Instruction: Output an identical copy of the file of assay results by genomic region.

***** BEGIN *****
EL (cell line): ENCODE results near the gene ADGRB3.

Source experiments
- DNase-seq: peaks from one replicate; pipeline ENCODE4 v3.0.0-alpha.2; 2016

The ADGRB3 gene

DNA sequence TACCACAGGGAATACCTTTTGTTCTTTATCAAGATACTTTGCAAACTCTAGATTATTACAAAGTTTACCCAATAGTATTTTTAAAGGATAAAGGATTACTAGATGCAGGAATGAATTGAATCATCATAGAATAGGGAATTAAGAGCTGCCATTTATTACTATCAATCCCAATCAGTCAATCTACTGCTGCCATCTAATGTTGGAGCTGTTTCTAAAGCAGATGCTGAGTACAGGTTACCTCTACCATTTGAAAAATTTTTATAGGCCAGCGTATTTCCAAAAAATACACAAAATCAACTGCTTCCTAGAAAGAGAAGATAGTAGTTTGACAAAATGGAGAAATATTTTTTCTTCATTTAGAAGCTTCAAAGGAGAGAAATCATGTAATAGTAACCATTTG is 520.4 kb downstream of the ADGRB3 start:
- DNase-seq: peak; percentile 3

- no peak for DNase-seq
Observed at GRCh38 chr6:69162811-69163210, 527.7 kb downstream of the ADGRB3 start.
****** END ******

EL (cell line): ENCODE results near the gene ADGRB3.

Source experiments
- DNase-seq: peaks from one replicate; pipeline ENCODE4 v3.0.0-alpha.2; 2016

The ADGRB3 gene

DNA sequence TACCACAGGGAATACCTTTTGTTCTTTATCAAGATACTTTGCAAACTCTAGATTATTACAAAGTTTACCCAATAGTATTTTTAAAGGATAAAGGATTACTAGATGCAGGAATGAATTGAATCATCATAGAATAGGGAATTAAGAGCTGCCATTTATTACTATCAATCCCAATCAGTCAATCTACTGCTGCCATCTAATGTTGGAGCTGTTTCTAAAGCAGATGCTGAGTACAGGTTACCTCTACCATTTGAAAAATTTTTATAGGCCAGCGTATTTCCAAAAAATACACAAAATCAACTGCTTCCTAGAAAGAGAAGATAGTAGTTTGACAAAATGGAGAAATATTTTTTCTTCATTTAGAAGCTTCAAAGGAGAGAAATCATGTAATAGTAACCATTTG is 520.4 kb downstream of the ADGRB3 start:
- DNase-seq: peak; percentile 3

- no peak for DNase-seq
Observed at GRCh38 chr6:69162811-69163210, 527.7 kb downstream of the ADGRB3 start.